Appellant initially theorizes that the evidence is factually insufficient to support the conviction because the arresting officer testified to his opinion that he failed to satisfactorily perform the field sobriety tests, no intoxilyzer breath test was taken and no test results were admitted into evidence, and a review of the videotape reveals that he was not intoxicated and had not lost control of the normal use of his mental and physical faculties.3  To validate the theory, a review of all the evidence, whether properly or improperly admitted, Dunn v. State, 721 S.W.2d 325, 327 (Tex.Cr.App.1986), and without considering it in the light most favorable to the prosecution, must reveal that the jury's verdict was so contrary to the overwhelming weight of the evidence as to be clearly wrong and unjust.   Clewis v. State, 922 S.W.2d 126, 134, 136 (Tex.Cr.App.1996).

 As earlier noted, the only evidence was officer Donahue's testimony and the videotape.   In the main, the guilt-innocence decision depended upon the officer's credibility, a judgment reserved to the jury alone.  Alvarado v. State, 912 S.W.2d 199, 207 (Tex.Cr.App.1995).   Considering all of the evidence, we cannot say that the jury's decision to credit the officer's testimony, complemented by appellant's responses shown on the videotape, which evinces appellant's driving a motor vehicle on a public road of Dallas County while intoxicated, either renders its guilty verdict manifestly unjust, or shocks the conscious or clearly demonstrates bias.   Therefore, the evidence is factually sufficient to support the conviction.  Jones v. State, 944 S.W.2d 642, 648 (Tex.Cr.App.1996).   Appellant's first point of error is overruled.

 Appellant's following three points of error are centered on the trial court's admission of the audio portion of the videotape into evidence.   He contends this was error because he was in custody, he requested the assistance of counsel, he did not waive his right to counsel, and his statements were obtained in violation of his right to the assistance of counsel during custodial interrogation.   As controlling authorities, he cites the Fifth, Sixth and Fourteenth Amendments to the United States Constitution, articles 38.22 and 38.23, Texas Code of Criminal Procedure Annotated (Vernon 1974 & Supp.1997), and case law applying them.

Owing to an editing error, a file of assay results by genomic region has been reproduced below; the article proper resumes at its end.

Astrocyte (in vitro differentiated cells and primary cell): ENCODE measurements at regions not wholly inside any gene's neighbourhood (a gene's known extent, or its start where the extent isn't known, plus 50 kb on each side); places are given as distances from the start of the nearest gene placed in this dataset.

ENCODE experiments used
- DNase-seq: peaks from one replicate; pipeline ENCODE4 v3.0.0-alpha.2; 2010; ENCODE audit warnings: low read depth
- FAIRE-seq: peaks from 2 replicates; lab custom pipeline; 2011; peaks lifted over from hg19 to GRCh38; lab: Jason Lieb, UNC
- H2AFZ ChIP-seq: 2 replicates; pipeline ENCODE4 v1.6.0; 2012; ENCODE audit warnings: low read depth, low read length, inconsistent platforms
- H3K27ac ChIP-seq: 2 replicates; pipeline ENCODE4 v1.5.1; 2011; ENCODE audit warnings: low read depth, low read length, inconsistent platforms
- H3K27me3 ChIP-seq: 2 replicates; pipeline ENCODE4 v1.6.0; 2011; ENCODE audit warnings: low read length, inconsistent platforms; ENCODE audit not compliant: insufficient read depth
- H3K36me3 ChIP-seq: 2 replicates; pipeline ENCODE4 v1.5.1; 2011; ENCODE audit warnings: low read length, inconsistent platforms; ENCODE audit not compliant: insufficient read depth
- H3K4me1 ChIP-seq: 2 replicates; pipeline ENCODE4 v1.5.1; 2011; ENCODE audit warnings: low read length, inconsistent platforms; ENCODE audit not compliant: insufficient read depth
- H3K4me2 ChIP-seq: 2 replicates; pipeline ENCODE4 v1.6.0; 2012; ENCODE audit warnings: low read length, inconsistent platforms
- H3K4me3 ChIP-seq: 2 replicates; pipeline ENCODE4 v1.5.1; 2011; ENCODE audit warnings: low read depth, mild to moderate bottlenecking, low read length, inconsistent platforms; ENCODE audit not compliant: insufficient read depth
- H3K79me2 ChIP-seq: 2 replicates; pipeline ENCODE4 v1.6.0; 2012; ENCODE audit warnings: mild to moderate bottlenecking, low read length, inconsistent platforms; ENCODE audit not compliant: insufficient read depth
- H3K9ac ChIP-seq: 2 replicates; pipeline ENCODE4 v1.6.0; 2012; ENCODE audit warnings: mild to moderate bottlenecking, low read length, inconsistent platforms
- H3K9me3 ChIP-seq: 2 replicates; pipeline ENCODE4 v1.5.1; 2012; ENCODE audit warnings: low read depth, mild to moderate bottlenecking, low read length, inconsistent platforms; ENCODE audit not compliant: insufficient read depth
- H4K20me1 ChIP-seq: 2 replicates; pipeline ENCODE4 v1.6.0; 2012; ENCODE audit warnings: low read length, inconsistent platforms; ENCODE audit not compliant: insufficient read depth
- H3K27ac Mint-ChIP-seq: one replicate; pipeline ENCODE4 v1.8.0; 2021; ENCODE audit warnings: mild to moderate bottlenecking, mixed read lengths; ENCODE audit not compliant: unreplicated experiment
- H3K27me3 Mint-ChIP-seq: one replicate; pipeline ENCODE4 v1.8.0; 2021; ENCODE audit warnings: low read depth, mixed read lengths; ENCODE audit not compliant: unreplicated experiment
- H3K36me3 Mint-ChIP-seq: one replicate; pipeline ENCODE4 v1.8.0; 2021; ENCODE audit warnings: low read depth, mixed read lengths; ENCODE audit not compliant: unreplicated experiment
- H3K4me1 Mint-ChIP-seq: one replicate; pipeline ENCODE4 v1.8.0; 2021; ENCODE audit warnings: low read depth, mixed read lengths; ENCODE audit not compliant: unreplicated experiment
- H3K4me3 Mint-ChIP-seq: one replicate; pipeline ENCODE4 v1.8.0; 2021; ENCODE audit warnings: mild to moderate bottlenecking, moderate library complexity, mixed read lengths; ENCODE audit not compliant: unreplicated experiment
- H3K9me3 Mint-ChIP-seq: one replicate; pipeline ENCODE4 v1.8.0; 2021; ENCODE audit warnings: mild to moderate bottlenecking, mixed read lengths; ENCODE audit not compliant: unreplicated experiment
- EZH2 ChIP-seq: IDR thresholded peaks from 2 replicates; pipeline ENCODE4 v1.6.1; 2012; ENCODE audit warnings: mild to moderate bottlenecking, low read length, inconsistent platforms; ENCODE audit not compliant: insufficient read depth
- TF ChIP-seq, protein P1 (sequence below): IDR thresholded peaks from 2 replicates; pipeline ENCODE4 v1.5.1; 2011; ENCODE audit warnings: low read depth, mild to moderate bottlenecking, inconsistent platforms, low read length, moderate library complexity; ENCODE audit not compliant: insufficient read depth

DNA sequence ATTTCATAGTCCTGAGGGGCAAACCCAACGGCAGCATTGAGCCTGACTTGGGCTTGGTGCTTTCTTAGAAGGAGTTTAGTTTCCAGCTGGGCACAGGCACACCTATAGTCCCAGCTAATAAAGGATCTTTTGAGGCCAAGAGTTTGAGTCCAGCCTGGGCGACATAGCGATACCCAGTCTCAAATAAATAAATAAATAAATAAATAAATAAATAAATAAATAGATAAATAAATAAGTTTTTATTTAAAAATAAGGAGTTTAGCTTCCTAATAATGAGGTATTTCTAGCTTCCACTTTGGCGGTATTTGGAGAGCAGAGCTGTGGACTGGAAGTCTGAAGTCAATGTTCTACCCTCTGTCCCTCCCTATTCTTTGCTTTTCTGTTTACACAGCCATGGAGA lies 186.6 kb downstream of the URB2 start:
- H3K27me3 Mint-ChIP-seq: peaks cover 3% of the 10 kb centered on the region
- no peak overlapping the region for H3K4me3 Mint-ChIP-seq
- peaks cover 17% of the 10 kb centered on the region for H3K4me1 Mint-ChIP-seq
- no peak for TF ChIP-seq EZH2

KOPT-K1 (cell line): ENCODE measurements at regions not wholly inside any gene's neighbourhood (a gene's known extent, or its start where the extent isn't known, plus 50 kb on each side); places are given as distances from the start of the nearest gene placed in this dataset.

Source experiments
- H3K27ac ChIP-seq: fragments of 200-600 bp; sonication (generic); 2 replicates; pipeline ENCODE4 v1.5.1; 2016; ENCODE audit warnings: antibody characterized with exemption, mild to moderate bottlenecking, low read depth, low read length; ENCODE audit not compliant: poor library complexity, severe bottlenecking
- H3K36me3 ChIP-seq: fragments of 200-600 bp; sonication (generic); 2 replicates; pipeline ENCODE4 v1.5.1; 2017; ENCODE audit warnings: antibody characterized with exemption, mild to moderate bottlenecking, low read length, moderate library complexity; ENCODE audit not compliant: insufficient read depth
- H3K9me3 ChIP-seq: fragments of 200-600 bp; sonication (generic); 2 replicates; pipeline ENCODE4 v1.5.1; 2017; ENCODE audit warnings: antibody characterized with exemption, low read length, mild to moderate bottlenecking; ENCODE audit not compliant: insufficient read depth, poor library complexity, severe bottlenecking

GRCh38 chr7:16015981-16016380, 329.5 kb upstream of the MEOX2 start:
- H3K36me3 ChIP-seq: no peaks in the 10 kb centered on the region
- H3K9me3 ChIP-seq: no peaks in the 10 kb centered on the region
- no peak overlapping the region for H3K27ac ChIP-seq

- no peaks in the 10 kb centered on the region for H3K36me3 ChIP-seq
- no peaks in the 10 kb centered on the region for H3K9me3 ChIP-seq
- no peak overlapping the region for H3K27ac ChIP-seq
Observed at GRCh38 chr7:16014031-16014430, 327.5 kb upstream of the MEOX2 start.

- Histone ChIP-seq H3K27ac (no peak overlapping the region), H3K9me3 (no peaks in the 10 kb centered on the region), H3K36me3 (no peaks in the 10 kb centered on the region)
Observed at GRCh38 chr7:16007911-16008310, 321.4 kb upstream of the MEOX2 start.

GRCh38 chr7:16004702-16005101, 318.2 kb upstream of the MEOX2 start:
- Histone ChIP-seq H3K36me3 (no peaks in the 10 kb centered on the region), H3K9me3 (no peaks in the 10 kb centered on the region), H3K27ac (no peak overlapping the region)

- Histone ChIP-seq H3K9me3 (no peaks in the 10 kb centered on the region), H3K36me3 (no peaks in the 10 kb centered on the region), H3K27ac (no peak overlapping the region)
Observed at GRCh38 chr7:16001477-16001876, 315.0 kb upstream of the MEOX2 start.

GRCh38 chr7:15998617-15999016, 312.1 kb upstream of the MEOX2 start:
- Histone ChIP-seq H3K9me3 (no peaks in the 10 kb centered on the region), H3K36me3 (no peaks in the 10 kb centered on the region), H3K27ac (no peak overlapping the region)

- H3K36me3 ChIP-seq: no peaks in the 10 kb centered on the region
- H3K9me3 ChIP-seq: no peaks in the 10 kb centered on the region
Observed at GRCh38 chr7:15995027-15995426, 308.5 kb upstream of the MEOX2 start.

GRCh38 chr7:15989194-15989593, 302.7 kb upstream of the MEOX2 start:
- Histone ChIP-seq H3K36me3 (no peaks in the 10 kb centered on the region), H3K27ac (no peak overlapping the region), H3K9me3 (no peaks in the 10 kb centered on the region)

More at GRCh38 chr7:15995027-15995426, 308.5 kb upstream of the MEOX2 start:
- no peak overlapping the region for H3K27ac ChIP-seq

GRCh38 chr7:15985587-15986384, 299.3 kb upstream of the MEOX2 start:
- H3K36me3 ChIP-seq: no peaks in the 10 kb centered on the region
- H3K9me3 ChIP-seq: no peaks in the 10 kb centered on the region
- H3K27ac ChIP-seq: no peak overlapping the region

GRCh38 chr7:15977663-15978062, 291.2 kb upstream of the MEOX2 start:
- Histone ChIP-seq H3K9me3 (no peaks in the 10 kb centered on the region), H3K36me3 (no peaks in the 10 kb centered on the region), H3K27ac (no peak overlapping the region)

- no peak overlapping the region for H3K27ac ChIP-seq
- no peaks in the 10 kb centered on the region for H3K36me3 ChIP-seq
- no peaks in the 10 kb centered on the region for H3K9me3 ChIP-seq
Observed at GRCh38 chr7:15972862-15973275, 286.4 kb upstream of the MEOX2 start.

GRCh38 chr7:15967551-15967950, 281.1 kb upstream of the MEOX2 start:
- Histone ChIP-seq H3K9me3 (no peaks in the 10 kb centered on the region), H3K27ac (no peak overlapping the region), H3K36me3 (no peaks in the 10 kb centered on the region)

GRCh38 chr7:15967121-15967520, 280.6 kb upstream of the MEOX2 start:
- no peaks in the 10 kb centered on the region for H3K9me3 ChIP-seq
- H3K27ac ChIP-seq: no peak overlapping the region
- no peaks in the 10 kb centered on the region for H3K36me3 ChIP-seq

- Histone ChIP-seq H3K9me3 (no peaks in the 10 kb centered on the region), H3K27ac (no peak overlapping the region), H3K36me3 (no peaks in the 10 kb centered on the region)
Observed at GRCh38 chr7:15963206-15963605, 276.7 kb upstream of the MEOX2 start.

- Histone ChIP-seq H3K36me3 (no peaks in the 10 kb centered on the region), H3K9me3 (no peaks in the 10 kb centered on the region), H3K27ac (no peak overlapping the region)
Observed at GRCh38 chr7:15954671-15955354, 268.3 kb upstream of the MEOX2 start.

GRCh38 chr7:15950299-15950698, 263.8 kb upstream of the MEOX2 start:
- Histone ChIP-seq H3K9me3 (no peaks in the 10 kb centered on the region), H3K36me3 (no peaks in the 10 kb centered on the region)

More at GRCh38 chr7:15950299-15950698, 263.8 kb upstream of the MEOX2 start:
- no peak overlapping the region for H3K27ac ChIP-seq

There is no question that appellant plainly expressed his desire for an attorney, not once but twice.   When he did so, and did not thereafter waive his right to counsel by initiating further conversation with the officer or otherwise, he was not subject to further custodial interrogation by the officer until counsel was made available to him.  Etheridge v. State, 903 S.W.2d 1, 18 (Tex.Cr.App.1994).   Nevertheless, officer Donahue persisted in his express questioning of appellant.   If the questioning constituted an interrogation invoking incriminating responses from appellant which were shown upon the videotape later displayed to the jury, a reversal of the conviction may be required.  Jones v. State, 742 S.W.2d 398, 406-07 (Tex.Cr.App.1987).

That appellant's responses were incriminating cannot be doubted.   He confirmed that he was driving the motor vehicle on a public road in Dallas County, an element of the offense the State had to prove beyond a reasonable doubt.   He eliminated all obvious causes for his condition other than intoxication, the other element of the offense to be proved by the State beyond a reasonable doubt.   And he denied that he had been drinking, a contradiction to officer Donahue's testimony that, at the scene, appellant said he had drunk one beer, and a difference pointed out to the jury by the State in both its questioning of officer Donahue and in its argument.

 The violation of appellant's right to counsel by eliciting his incriminating responses does not automatically entitle appellant to a reversal, Knox v. State, 769 S.W.2d 244, 246 n. 2 (Tex.Cr.App.1989);  however, an analysis of the error under the standards announced in Harris v. State, 790 S.W.2d 568, 587-88 (Tex.Cr.App.1989), compels us to conclude that appellant did not receive a fair trial because the magnitude of the erroneous admission of his incriminating responses disrupted the jurors' orderly evaluation of the admissible evidence.  Id. at 588.   Thus, we cannot declare beyond a reasonable doubt that the error made no contribution to appellant's conviction.  Tex.R.App. P. 81(b)(2).   Accordingly, appellant's second, third and fourth points of error are sustained.

The judgment is reversed and the cause is remanded to the trial court.


1.   The videotape is included in the appellate record.

2.   Appellant's motion to supplement the record with a transcription of the videotape was granted.

3.   The State has not responded to appellant's points of error, albeit the State was granted extensions of time and given a final deadline for the filing of its brief, after which, the State was advised, the appeal would be submitted without its brief.

REYNOLDS, Senior Justice (Assigned).

Copied to clipboard